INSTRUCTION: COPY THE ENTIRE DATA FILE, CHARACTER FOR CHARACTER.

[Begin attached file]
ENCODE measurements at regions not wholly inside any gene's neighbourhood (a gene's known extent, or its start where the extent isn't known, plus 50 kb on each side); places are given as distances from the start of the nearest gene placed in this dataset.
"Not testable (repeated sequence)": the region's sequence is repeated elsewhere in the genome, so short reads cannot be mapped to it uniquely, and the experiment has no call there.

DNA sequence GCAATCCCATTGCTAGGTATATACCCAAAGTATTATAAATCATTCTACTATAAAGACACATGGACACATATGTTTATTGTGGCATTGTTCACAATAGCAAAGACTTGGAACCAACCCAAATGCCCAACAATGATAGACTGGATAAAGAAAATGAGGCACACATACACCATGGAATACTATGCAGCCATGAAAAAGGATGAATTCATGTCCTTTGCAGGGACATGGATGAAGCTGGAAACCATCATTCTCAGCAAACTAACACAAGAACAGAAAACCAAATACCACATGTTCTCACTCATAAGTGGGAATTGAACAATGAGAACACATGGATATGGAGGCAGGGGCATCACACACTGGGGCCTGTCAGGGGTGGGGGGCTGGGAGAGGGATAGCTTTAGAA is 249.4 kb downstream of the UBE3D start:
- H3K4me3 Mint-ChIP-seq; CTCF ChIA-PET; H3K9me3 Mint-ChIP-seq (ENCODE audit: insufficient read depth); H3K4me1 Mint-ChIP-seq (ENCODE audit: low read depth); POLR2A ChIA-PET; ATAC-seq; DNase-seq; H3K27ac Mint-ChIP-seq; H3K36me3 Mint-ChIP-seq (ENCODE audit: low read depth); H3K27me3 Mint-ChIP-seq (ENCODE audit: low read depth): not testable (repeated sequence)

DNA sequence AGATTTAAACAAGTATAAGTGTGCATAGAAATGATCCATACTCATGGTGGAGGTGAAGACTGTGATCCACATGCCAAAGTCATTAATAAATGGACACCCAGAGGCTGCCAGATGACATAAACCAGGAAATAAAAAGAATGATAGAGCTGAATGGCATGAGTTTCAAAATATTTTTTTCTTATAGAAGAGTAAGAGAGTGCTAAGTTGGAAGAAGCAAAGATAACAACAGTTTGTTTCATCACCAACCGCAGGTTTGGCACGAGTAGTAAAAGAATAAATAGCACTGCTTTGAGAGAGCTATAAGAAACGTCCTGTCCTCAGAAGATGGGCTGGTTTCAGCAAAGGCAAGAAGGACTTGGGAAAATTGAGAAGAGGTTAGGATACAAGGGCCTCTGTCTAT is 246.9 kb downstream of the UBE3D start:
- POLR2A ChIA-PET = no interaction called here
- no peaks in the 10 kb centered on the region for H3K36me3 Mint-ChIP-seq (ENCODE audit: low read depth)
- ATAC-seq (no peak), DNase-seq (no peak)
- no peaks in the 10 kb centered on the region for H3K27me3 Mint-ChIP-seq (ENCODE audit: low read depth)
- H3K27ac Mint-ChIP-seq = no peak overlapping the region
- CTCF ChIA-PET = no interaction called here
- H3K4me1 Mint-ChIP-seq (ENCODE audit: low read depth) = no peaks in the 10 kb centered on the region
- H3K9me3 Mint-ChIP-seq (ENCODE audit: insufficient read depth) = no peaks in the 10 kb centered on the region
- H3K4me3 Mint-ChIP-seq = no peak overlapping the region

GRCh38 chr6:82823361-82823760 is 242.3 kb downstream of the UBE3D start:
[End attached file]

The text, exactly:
ENCODE measurements at regions not wholly inside any gene's neighbourhood (a gene's known extent, or its start where the extent isn't known, plus 50 kb on each side); places are given as distances from the start of the nearest gene placed in this dataset.
"Not testable (repeated sequence)": the region's sequence is repeated elsewhere in the genome, so short reads cannot be mapped to it uniquely, and the experiment has no call there.

DNA sequence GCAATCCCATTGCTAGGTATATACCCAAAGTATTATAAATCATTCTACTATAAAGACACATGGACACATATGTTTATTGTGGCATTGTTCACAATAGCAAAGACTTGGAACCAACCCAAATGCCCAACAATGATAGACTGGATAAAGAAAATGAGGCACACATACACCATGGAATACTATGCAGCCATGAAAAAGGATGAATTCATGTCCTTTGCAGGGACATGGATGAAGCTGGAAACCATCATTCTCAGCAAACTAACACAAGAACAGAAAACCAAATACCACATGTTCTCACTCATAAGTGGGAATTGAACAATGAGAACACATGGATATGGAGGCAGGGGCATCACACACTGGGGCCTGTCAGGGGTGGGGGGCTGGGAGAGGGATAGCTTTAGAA is 249.4 kb downstream of the UBE3D start:
- H3K4me3 Mint-ChIP-seq; CTCF ChIA-PET; H3K9me3 Mint-ChIP-seq (ENCODE audit: insufficient read depth); H3K4me1 Mint-ChIP-seq (ENCODE audit: low read depth); POLR2A ChIA-PET; ATAC-seq; DNase-seq; H3K27ac Mint-ChIP-seq; H3K36me3 Mint-ChIP-seq (ENCODE audit: low read depth); H3K27me3 Mint-ChIP-seq (ENCODE audit: low read depth): not testable (repeated sequence)

DNA sequence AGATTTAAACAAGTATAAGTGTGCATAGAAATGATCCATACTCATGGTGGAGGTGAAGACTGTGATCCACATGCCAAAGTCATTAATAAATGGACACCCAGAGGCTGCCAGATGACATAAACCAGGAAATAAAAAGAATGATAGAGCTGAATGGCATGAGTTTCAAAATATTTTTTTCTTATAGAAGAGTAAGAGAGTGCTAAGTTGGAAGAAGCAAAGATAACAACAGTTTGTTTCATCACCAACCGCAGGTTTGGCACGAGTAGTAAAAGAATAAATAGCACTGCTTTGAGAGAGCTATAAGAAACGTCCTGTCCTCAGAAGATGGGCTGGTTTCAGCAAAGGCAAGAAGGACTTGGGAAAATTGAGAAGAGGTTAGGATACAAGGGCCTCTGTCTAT is 246.9 kb downstream of the UBE3D start:
- POLR2A ChIA-PET = no interaction called here
- no peaks in the 10 kb centered on the region for H3K36me3 Mint-ChIP-seq (ENCODE audit: low read depth)
- ATAC-seq (no peak), DNase-seq (no peak)
- no peaks in the 10 kb centered on the region for H3K27me3 Mint-ChIP-seq (ENCODE audit: low read depth)
- H3K27ac Mint-ChIP-seq = no peak overlapping the region
- CTCF ChIA-PET = no interaction called here
- H3K4me1 Mint-ChIP-seq (ENCODE audit: low read depth) = no peaks in the 10 kb centered on the region
- H3K9me3 Mint-ChIP-seq (ENCODE audit: insufficient read depth) = no peaks in the 10 kb centered on the region
- H3K4me3 Mint-ChIP-seq = no peak overlapping the region

GRCh38 chr6:82823361-82823760 is 242.3 kb downstream of the UBE3D start: